Perfect pitch, the much-lauded ability of some musicians to identify and name musical pitches in isolation. While perfect pitch is estimated to occur in 1 in 10,000 people, most musicians, if they don’t have it themselves, will know someone with perfect pitch. But do musicians with perfect pitch have different brains.
New research, published in the peer-reviewed neuroscience journal JNeurosci, has revealed that musicians with Absolute Pitch, have greater volume in their auditory cortex than musicians without the ability.The study compared the auditory cortex (the part of the temporal lobe that processes auditory information) structure of 61 age and sex matched groups of musicians with Absolute Pitch, musicians without Absolute Pitch, and a control group of participants without any musical training.
The new research has begun to unravel the mystery, however, study shows AP musicians have significantly larger volume in early auditory cortex than non-AP musicians and non-musician controls, and that this increased volume is primarily devoted to broad frequency tuning.
The research also suggests that the relative contribution of genetics to incidences of Absolute Pitch may be more pronounced than previously thought, with nearly a quarter of the musicians with Absolute Pitch who took part in the study not beginning musical training until adolescence.
The 2019 Leamington Music Festival, running from 3 – 10 May 2019, will be the 30th event held over the first of the May bank holiday weekends since its beginning in 1990.
Taking place once again in the Assembly Hall of the Royal Pump Rooms in Leamington, Richard Phillips MBE has directed all of these events from the start, when most of the events took place in Warwick. He says: ‘The Assembly Hall, which dates from 1814, is ideal for chamber music and particularly from the classical era. Each festival is strongly themed and I invite a mix of musicians well known to our public and always some new faces. The event attracts music-lovers from all over the UK, plus some visitors from abroad.’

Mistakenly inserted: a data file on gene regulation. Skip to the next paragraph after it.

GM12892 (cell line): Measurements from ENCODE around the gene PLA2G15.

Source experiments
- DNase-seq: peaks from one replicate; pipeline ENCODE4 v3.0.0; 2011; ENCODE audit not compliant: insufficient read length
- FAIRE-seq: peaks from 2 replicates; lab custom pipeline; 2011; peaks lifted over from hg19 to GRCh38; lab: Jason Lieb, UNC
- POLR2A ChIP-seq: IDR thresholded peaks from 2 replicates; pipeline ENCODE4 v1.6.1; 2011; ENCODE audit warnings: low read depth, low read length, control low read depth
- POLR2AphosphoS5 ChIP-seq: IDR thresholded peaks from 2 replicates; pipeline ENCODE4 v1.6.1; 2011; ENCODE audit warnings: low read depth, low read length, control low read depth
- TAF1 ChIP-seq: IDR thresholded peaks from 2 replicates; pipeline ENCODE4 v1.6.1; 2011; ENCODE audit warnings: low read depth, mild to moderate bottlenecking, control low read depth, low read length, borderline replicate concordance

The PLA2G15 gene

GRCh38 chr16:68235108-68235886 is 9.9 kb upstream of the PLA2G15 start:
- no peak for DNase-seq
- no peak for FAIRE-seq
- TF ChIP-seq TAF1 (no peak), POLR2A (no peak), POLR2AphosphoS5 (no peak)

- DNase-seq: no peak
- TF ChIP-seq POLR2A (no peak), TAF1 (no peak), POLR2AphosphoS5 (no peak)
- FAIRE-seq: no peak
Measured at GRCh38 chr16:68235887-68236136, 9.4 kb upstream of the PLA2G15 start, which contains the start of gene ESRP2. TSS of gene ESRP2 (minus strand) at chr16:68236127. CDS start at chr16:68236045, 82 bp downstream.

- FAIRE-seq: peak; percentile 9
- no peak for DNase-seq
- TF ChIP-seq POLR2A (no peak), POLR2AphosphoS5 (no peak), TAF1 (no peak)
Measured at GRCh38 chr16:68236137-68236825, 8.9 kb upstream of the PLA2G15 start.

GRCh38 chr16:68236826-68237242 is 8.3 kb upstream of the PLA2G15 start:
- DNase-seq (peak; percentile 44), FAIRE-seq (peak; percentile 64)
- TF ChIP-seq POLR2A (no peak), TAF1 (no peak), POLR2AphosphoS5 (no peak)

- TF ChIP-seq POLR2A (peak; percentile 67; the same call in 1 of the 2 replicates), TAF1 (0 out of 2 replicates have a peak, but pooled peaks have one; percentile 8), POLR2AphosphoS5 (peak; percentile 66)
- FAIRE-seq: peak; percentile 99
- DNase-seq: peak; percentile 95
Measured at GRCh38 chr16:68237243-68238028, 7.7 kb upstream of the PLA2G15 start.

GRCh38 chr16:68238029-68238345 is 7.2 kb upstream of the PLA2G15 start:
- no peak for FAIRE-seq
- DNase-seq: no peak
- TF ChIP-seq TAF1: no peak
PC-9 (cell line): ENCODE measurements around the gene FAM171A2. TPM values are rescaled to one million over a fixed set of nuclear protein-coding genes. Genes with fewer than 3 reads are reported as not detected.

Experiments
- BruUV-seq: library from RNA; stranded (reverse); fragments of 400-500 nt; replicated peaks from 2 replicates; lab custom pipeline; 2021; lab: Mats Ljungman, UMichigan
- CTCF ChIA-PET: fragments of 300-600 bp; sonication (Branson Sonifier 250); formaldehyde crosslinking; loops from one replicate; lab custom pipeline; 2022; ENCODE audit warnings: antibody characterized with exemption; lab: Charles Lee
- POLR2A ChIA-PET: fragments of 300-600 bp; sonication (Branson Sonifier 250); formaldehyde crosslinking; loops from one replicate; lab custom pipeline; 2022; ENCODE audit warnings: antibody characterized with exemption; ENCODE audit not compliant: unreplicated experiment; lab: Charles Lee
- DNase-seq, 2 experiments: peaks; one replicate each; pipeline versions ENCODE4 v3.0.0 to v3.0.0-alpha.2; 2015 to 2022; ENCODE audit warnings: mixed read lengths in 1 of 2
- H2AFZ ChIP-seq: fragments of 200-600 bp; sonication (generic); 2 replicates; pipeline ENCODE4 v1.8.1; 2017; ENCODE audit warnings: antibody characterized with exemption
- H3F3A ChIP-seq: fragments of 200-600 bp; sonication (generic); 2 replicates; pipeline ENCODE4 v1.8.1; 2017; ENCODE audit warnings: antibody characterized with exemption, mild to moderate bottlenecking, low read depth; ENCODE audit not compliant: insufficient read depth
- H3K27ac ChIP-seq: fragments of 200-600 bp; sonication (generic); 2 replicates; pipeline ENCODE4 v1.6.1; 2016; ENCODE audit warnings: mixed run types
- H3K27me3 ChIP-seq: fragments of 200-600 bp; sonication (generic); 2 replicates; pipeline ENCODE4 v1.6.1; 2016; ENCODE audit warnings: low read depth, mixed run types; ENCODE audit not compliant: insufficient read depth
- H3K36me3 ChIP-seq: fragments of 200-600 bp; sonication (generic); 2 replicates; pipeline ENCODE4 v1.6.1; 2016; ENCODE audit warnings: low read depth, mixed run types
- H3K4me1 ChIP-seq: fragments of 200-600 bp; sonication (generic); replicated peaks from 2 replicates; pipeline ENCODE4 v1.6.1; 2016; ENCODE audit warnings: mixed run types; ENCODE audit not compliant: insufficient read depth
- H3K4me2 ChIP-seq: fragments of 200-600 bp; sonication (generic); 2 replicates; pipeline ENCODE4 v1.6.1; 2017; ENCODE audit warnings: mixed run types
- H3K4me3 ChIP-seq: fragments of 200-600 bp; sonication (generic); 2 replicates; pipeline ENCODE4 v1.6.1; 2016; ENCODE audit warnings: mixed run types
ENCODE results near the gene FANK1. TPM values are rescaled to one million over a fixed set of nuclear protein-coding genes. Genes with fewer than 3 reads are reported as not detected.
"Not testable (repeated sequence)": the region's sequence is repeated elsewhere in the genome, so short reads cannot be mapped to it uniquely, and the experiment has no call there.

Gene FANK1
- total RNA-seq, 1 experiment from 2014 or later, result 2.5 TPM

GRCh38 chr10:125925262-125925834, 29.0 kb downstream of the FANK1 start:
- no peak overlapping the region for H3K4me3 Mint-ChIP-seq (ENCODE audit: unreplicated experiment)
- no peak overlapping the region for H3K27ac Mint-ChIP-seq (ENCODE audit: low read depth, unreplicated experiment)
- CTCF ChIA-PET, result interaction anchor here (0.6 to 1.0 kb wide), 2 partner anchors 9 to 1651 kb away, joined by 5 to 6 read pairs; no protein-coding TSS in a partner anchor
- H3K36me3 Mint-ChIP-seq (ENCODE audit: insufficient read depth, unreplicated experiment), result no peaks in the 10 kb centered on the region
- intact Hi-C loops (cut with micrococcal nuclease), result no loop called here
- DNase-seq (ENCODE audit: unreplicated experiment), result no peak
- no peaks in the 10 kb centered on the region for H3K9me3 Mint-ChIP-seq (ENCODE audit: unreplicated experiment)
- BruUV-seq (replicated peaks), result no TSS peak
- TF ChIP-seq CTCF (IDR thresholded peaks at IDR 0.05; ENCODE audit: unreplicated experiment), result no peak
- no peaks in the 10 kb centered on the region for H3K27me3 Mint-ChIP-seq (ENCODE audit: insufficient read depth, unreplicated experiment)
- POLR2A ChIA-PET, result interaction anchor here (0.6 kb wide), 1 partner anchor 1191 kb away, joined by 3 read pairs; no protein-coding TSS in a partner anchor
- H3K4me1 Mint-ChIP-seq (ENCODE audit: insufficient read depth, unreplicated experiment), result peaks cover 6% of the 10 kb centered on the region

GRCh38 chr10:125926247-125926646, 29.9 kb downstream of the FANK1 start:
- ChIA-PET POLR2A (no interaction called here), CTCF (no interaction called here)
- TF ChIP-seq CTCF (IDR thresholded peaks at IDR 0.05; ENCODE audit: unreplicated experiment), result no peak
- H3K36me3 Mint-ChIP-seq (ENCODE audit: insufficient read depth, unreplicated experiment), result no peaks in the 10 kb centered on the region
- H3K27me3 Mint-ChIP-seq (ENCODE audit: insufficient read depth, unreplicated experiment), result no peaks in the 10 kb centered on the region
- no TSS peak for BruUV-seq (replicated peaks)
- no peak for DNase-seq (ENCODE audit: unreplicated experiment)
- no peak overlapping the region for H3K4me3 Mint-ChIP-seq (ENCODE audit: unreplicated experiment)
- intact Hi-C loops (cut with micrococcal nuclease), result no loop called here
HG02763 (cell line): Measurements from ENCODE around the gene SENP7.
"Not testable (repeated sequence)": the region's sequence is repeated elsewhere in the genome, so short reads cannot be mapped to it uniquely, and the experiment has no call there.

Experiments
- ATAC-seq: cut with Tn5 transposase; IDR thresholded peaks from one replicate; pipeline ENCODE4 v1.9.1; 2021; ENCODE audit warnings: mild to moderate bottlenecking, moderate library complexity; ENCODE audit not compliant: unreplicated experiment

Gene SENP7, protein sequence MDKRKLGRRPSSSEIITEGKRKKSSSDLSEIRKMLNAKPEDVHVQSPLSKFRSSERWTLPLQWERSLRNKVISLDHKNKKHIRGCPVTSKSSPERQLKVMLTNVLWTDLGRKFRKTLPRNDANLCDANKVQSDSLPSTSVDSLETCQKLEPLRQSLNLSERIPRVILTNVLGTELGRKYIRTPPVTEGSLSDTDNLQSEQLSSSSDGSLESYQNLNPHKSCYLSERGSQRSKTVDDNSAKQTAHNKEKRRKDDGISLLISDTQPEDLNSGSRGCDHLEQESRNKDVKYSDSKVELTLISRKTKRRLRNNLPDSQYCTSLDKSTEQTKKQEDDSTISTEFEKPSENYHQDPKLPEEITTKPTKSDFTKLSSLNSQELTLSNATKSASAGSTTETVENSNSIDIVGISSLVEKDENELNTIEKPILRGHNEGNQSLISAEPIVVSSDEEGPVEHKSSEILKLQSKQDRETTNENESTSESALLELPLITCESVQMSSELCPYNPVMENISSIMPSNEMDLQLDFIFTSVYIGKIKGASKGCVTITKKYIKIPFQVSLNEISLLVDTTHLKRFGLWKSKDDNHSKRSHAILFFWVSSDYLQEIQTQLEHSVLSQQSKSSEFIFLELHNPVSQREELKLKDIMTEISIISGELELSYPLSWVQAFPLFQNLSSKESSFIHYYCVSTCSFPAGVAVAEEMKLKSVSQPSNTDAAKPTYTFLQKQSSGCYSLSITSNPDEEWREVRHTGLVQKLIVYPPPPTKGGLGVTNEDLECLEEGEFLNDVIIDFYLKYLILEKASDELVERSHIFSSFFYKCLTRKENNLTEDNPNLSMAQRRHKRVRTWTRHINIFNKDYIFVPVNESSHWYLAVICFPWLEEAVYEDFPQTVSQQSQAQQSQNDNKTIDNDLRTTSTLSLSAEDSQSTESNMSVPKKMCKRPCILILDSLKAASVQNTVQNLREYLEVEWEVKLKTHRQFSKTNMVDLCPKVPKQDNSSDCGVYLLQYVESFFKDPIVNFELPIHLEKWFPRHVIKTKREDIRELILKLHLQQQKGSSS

Performance highlights include:
- The Fitzwilliam String Quartet (4 May)
- Singer and composer Roderick Williams (5 May)
- The Martinů String Quartet joined by cellist Gemma Rosefield (6 May)
- The Aronowitz Ensemble with pianist and composer Tom Poster (7 May)
- The Takács String Quartet (pictured), closing the festival with two extra evening concerts to celebrate the 30th year (9 & 10 May)
There will also be four lunch time concerts to include the Leonore Piano Trio and Raphael Wallfisch accompanied by John York, as well as a talk given by Professor Brian Newbould and an organ recital by Jonathan Cunliffe.
The first concert in ORA Singers’ eagerly-awaited Design Series takes place on Saturday 16 March at LSO St Luke’s, London at 7.30pm.
The concert, entitled ‘Desires’ focuses on musical settings of text from the Song of Songs and includes a specially-commissioned concert design by international designer Nicky Shaw, best known in the UK for her production of Madame Butterfly at Glyndebourne Festival in 2018. Commenting, Nicky said: ‘I’m excited to be opening ORA Singers’ Design Series at St Luke’s and, without giving too much away, hope to give the concert a subtle ecclesiastical feeling, with the clever use of shapes, light and shadow.’
The evening, which will be the first of nine concerts over three years as part of ORA’s new residency at St Luke’s, includes ORA-commissioned reflections by Jonathan Dove, John Barber and the world première of Donna McKevitt’s reflection ‘Amica Mea’, a reflection on Rodrigo Ceballos’ ‘Hortus Conclusus.’
Suzie Digby, conductor, added: ‘ORA Singers prides itself in leading the charge in 21st century choral commissions and performance and our Design Series is a brilliant opportunity to add something extra to our latest swathe of new reflections. We can’t wait to see Nicky’s designs or to hear Donna’s commission. And we also have the opportunity to give the UK première of Arvo Pärt’s new work.’